Da Bears 10:50 AM  

Roman Hruska was a Republican U.S. Senator from the state of Nebraska. He was one of the most vocal conservatives in the United States Senate during the 1960s and 1970s.

Hruska is best remembered in American political history for a 1970 speech he made to the Senate urging them to confirm the nomination of G. Harrold Carswell to the Supreme Court. Responding to criticism that Carswell had been a mediocre judge, Hruska claimed that:

"Even if he were mediocre, there are a lot of mediocre judges and people and lawyers. They are entitled to a little representation, aren't they, and a little chance? We can't have all Brandeises, Frankfurters and Cardozos."

GILL I. 10:53 AM  

Hey @George...Your comment was so funny that I plagiarized it.....:-)

Mohair Sam 10:55 AM  

We liked it, Damn it! (Hi Loren). Only possible complaint was that it was too easy. But we've got a busy Sunday coming on, so we liked that after all.

I guess we're embarrassed to have never heard of RUSSELL BRAND before this morning (but he filled easily). And surprised that SHELLEY LONG made the big star list - she kinda vanished after her "Cheers" run. Loved her in that role.

@Loren - Had the same reaction to the "in bankruptcy" clue. For the wealthy it can be a business strategy (I'm not pointing any fingers here). When I was doing small business lending I would find on occasion the young borrower whose business plan for their startup would include going bankrupt to avoid repaying student loans. I'd inform them that they could not include government guaranteed debt (their student loans) in bankruptcy. And then I'd ask them nicely to take their loan request elsewhere.

@Rex - You made a couple of weeks without a Trump complaint, congrats, it had to be difficult.

Tita 11:04 AM  

@Mohair - shame on you for not recognizing how *smart* those budding businessmen were. Do you remember any of their names? They may be cabinet appointees now...
In general, it makes me sad to think of creative folks like those enterprising kids, firewall hackers, malware creators, etc. in how their creative energies might make them millions while also doing a little bit of good. Oh how naive I am.

And as for SHELLEYLONGed, it took me several viewings of Modern Family to place Jay Pritchet's ex-wife...
(My sister got me started watching - I grudgingly and full-on abashadly admit that I love that show.)

@Nancy et al from yesterday - I am, in fact, a dim bulb - I don't think I'll ever get less/full right. I find it a victory that at least I realize there is a right/wrong there.
But thanks for the muchly attempts.

Teedmn 11:05 AM  

I have nothing to say that hasn't already been said. I think I was watching over @LMS's shoulder as she solved - my Dec. temp was "teens" before SANTA, HELEN HUNTED was my first theme entry, and as RUINED went in, I thought "Not hardly!" (I know that's supposed to be "hardly" but "not hardly" is as common AS ALL GET OUT here in MN. And I've heard the ALL GET OUT phrase in the wild here also.)

I peeked at the constructor's name last night and knew the HAIGHTers would be out. Bruce, I liked your puzzle - congrats on making the Sunday slot. And per his comments over at XWORDINFO, there aren't many Sunday puzzles in the QUEUE so sparkle is likely to be in short supply. I'd say, "Get used to it" but I'm not planning on being resigned to ANY lowering of standards, puzzle- or otherwise!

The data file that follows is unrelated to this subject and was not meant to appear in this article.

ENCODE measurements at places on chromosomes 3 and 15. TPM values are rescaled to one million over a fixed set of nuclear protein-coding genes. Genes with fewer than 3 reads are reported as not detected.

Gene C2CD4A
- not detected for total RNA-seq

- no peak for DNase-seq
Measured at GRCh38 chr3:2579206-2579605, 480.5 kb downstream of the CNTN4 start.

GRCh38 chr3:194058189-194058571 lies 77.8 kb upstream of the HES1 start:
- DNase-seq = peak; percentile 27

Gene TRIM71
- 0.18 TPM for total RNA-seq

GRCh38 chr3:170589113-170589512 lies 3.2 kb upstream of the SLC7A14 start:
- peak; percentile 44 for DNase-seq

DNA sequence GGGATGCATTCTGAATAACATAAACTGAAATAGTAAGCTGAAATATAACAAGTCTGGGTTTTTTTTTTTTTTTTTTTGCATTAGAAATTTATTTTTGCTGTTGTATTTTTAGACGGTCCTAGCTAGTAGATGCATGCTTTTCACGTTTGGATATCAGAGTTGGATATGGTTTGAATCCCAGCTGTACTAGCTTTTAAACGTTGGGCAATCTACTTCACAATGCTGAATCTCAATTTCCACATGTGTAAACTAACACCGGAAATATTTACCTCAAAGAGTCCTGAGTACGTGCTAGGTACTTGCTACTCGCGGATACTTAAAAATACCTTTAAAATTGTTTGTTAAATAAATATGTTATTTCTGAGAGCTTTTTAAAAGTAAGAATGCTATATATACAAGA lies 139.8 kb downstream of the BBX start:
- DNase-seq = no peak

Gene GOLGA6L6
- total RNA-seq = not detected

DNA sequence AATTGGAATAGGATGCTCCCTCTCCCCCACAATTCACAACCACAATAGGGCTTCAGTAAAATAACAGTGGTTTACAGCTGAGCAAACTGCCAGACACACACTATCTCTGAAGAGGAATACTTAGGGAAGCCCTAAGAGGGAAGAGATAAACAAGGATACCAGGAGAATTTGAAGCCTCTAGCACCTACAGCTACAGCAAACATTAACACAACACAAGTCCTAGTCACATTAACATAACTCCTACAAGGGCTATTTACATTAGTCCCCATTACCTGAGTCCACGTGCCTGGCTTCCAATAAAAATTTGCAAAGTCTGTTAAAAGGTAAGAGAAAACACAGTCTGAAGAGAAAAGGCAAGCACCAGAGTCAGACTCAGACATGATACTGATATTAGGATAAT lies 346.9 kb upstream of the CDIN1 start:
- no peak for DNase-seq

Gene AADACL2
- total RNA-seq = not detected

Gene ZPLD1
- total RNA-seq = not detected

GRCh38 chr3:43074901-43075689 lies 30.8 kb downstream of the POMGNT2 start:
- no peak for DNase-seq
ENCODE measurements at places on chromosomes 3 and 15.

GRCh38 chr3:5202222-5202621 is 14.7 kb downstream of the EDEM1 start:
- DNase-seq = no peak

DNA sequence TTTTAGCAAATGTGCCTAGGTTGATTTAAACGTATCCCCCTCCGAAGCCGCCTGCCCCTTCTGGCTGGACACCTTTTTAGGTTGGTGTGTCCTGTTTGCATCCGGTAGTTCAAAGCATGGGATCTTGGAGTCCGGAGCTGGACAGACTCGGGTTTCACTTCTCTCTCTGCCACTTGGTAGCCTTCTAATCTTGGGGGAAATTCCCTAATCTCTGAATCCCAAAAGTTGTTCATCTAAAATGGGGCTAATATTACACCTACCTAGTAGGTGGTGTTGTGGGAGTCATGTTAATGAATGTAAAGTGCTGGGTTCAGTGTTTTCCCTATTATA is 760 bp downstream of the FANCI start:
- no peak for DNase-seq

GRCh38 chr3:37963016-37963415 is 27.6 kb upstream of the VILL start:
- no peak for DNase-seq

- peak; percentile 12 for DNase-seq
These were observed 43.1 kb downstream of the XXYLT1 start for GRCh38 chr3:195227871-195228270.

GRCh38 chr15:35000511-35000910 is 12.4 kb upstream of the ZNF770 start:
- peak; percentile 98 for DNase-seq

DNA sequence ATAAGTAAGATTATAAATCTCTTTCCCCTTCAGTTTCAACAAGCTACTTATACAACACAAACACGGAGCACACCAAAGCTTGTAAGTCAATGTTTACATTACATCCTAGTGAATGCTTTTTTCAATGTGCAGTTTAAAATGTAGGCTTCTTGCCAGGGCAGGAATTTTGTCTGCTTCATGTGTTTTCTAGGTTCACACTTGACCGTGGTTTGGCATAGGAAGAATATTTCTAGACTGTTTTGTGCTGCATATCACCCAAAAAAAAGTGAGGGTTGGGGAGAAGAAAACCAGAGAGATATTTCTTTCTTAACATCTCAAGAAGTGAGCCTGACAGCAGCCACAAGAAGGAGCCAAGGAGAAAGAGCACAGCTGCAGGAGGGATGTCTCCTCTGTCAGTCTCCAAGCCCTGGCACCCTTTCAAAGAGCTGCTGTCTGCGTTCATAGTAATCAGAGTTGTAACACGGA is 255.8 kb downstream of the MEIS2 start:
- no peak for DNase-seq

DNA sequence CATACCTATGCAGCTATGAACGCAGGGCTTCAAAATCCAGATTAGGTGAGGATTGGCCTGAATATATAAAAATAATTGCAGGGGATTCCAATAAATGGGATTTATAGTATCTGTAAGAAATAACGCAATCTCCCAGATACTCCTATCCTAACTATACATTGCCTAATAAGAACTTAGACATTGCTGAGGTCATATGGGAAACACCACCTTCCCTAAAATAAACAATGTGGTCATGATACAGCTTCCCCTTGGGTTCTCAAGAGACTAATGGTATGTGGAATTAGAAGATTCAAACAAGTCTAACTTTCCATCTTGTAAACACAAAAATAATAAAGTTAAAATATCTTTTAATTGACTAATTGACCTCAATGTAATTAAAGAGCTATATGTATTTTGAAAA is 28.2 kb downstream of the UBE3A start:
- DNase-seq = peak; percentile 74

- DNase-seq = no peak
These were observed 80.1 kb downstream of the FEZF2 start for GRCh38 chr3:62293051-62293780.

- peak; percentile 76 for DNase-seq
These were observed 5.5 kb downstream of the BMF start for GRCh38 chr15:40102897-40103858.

I did the puzzle using @r.alphbunker's randomization program; my solution is here.

Thanks, @chefwen - like @Tita, I needed your BUTLER comment to figure out Rhett was going on - I thought it was some weird architectural term: "The dumb waiter shaft is usually built into the BUTLER of the gable". YEAH, I BET.

Anonymous 11:13 AM  

My personal dislike of this puzzle is in no way a measure of how good it is, but when I got to pool area and James Garner I stopped. Those answers suggested that there would be celebrities of yore and more tortured fill and I just didnt want to spend the morning asking myself questions like could this really be 'teheed?' C'mon. Seriously?

Wm. C. 11:23 AM  

@Roo --

It's "One L" -- which is the name of a book by Scott Turow, fashioned after his very painful first year at Harvard Law School. Actually, it overstates the difficulty there, because he aspired to valedictory attainment, which very few do. Most folks smart enough to be admitted to Harvard Law can coast through with moderate effort if they wish.

This construct is standard at Harvard, with (as examples) "Three C" being an undergraduate ("College") Junior, "Two B" a second-year Business student.

Unknown 11:33 AM  

Thanks, @Wm C, for explaining not only ONE_L (I'm familiar with the Turow book) but also TWO_B -- (insert 2B or not 2B joke).

Hartley70 11:39 AM  

Just to be contrary, I went for POOLdeck for sunbathing. I thought "side" and AREA were too generic and too far from the water.

I took Rex's "wallowing in the filth" phrase to be a political comment. Sometimes one's despair comes peeking through even if the context is unusual. @Loren did it more subtly today. @NCA President, with the assistance of "Network, said exactly what I'm thinking.

Mad "ASALLGETOUT" is commonly used in my world.

This was on the easy side, but it was well within Sunday parameters. I got the gimmick with BRADPITT and then it zipped along until HELEN. I would have preferred "Linda". I had a bit of fun with it and consider it a success. Thanks, Bruce.

Malsdemare 12:02 PM  

@Lewis. You said very eloquently what I was thinking. Nice, unremarkable Sunday. I'm watching the snow drift down and cover the dog poop I meant to scoop today so a pleasant puzzle and a delayed chore! What more could one wish for? Well, yeah, world peace, good will towards all people . . .